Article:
Start-up derby

Esquire (Singapore) - - Contents -

Since Tesla pro­duced its first car in 2008, dozens of new com­pa­nies have an­nounced in­ten­tions to en­ter the ve­hi­cle mar­ket. Some have ap­peared at auto shows with con­vinc­ing pro­to­types. Oth­ers were con­jured into ex­is­tence by those seem­ingly more flu­ent in HTML than horse­power. We imag­ine the dawn of the mass-pro­duced au­to­mo­bile 100 years ago was some­thing like this past decade, although Volk­swa­gen, Gen­eral Mo­tors and Toy­ota will likely prove to be more en­trenched than the horse-and-buggy trade.

Many of these would-be au­tomak­ers seem to re­gard Elon Musk as their pa­tron saint and are thus fu­elled by a cock­tail of elec­tri­fi­ca­tion, au­to­ma­tion and ride-shar­ing stirred with a dash of ­mega­lo­ma­ni­a­cal ex­ec­u­tive dem­a­goguery. But when ‘white space’ in the ex­ist­ing mar­ket means tiny mo­bil­ity pods more suited to a golf course than a high­way, it’s no won­der that we’ve also seen an on­slaught of as­pir­ing bou­tique man­u­fac­tur­ers pitch­ing ever more au­da­cious ex­otic su­per­cars.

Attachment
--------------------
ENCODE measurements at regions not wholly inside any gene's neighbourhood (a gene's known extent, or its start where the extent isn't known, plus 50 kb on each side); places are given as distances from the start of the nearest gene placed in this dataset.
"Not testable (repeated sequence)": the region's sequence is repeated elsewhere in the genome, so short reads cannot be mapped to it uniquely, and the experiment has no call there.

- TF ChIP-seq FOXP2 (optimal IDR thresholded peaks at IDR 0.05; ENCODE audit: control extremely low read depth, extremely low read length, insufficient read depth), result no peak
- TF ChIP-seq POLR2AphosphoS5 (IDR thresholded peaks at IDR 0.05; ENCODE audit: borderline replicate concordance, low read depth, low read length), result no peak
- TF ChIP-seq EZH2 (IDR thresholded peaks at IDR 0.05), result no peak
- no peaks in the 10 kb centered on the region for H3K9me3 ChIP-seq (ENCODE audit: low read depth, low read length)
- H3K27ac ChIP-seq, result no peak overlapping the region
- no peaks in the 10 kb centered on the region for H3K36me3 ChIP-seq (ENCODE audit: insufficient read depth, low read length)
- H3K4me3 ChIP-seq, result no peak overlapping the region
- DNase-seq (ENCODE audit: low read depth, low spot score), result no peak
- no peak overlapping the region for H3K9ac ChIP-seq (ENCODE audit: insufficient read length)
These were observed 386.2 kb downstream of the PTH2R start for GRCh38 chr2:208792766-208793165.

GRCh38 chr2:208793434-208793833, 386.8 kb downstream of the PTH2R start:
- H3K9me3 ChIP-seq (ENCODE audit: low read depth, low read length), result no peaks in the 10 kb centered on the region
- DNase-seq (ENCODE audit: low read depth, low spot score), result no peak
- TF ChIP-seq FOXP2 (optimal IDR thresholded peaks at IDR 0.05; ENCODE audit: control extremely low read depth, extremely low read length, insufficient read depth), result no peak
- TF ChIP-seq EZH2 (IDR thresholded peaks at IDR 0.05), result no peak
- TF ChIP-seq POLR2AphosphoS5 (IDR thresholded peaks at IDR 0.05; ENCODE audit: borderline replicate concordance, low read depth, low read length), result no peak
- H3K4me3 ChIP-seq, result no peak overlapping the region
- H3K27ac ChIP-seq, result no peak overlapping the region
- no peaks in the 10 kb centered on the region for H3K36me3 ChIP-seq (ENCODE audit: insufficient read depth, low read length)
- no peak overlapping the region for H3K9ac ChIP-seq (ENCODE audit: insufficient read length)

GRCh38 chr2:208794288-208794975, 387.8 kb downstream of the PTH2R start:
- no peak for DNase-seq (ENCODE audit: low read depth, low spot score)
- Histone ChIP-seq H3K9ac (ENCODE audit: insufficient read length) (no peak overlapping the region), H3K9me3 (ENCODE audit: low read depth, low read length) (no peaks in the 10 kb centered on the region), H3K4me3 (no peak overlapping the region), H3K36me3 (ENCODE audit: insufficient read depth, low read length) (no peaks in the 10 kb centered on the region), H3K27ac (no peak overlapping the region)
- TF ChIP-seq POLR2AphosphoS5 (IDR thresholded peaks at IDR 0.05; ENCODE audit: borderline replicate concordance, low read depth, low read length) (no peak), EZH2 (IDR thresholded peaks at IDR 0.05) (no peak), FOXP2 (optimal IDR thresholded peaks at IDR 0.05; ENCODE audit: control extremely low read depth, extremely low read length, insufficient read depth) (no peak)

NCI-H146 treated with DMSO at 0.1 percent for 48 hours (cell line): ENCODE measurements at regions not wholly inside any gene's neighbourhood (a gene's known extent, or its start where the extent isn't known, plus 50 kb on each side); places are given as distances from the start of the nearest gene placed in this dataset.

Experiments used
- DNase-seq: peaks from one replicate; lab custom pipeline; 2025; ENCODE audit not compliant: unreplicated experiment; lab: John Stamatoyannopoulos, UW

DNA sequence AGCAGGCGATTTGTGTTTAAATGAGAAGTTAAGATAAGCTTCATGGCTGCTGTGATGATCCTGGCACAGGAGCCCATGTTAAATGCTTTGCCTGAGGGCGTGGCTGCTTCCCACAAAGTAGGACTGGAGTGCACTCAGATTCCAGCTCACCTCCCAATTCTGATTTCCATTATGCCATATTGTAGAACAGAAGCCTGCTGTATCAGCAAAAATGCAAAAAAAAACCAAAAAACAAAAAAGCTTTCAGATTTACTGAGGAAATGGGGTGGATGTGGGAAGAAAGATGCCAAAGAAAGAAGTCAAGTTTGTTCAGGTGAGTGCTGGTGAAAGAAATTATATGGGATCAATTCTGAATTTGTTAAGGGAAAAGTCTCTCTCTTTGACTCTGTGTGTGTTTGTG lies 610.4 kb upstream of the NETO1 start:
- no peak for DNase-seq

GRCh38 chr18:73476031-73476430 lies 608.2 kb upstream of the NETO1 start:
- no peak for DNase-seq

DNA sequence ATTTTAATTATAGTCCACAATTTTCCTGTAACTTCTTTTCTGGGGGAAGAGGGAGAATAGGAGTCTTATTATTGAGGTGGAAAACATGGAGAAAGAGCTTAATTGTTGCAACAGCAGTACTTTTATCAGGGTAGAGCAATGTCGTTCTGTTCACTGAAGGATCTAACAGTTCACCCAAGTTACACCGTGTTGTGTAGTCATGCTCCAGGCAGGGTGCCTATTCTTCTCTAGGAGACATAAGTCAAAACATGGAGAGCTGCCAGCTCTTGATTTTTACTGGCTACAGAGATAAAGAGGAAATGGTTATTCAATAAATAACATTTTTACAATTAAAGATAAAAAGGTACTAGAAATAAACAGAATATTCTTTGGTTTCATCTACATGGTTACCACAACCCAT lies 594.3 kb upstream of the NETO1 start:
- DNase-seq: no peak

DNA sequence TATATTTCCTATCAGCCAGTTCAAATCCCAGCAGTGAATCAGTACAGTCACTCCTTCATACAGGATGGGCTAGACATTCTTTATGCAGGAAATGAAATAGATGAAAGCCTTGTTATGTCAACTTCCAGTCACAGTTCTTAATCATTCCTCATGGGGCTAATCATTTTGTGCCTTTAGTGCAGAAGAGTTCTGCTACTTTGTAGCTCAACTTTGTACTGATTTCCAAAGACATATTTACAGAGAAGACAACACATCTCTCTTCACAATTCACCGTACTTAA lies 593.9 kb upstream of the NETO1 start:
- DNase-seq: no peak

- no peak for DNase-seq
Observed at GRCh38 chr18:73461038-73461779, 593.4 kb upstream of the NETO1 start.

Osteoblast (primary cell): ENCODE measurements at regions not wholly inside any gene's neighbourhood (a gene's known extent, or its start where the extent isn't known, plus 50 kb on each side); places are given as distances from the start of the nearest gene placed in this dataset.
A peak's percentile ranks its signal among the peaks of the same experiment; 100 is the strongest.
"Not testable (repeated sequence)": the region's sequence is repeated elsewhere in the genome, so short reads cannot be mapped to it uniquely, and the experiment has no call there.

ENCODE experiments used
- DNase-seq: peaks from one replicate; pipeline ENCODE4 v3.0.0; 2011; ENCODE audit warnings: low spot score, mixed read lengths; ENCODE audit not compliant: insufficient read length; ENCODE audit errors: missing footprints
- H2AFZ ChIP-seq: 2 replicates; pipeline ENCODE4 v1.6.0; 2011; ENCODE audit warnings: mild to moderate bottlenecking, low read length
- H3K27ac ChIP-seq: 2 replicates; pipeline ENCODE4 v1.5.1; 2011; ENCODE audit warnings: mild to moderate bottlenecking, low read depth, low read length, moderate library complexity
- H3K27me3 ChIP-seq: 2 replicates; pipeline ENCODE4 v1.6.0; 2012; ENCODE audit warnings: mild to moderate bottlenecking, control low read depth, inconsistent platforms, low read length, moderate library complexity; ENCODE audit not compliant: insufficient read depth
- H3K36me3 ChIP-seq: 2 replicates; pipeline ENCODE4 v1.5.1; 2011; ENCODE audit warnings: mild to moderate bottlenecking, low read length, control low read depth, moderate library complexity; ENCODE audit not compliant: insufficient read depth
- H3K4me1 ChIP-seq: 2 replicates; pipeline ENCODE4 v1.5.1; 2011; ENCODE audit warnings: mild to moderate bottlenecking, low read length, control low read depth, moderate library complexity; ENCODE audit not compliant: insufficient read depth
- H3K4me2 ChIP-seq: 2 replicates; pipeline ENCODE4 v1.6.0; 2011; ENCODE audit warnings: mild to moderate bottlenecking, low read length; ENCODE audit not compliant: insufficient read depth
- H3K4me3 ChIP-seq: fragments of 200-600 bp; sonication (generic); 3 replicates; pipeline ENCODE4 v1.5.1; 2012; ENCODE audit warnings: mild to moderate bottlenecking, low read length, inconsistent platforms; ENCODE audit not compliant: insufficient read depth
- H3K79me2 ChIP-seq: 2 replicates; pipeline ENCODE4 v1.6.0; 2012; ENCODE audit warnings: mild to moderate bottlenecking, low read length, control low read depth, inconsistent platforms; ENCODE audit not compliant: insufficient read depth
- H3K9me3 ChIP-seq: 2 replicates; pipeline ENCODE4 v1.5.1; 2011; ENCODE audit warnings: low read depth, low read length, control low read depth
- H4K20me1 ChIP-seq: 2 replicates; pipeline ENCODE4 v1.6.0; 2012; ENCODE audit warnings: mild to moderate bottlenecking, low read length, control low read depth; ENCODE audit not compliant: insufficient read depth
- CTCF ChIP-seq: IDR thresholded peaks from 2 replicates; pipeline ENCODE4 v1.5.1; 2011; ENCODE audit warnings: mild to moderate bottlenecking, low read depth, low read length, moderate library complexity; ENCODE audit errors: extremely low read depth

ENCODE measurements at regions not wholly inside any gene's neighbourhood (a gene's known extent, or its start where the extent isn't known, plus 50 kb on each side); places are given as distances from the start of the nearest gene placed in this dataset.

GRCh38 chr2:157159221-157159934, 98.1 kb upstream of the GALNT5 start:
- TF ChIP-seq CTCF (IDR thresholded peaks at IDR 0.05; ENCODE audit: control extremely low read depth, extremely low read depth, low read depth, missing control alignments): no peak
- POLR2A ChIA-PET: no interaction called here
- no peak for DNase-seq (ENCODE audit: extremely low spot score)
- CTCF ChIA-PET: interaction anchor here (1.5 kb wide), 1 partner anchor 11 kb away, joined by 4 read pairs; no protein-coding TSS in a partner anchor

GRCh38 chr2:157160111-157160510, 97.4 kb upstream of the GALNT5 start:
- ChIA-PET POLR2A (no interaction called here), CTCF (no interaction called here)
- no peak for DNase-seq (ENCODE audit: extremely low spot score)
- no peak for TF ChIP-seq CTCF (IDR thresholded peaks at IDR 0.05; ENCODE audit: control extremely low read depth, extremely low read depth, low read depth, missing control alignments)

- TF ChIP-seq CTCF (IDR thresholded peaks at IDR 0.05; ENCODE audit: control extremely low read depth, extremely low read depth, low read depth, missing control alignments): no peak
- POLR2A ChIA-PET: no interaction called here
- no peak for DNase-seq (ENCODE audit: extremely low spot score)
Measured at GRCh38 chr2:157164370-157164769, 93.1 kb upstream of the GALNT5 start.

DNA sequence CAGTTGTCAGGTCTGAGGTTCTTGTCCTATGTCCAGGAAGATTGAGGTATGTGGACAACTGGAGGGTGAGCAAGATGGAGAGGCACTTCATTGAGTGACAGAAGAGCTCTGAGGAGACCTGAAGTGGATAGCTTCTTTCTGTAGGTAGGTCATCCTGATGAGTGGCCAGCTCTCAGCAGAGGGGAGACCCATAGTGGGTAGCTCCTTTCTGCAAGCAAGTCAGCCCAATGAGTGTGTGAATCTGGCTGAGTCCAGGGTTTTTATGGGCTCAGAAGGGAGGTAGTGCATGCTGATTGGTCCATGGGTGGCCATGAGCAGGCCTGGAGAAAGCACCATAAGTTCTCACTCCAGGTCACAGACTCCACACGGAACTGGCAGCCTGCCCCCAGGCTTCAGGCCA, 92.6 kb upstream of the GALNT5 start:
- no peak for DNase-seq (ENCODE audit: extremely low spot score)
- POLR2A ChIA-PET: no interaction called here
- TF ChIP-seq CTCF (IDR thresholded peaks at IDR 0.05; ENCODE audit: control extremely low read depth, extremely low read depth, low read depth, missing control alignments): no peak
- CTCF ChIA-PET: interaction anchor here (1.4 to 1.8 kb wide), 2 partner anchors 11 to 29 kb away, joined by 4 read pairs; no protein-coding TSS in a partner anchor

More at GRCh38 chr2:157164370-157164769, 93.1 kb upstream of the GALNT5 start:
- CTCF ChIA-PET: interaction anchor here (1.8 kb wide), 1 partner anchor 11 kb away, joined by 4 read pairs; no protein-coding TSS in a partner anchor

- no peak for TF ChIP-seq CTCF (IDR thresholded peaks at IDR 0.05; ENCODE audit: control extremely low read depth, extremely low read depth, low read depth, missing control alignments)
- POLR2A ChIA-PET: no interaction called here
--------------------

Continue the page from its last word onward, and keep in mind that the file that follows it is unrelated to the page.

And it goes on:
In­deed, ven­ture cap­i­tal is a-flow­ing, search­ing for the next Tesla (or prof­itable Tesla). With that kind of chum in the wa­ter, the preda­tors, op­por­tunis­tic feed­ers and bot­tom dwellers are all rush­ing to the sur­face to take a nib­ble. But when it can cost bil­lions of dol­lars for an ex­ist­ing car com­pany to de­velop one new ve­hi­cle, can any of these new en­ti­ties sur­vive long enough to pro­duce a vi­able prod­uct, let alone cel­e­brate a tin an­niver­sary? Here’s our guide to 20 of the more cred­i­ble up­starts, with their chances of suc­cess rated on a highly sci­en­tific scale.

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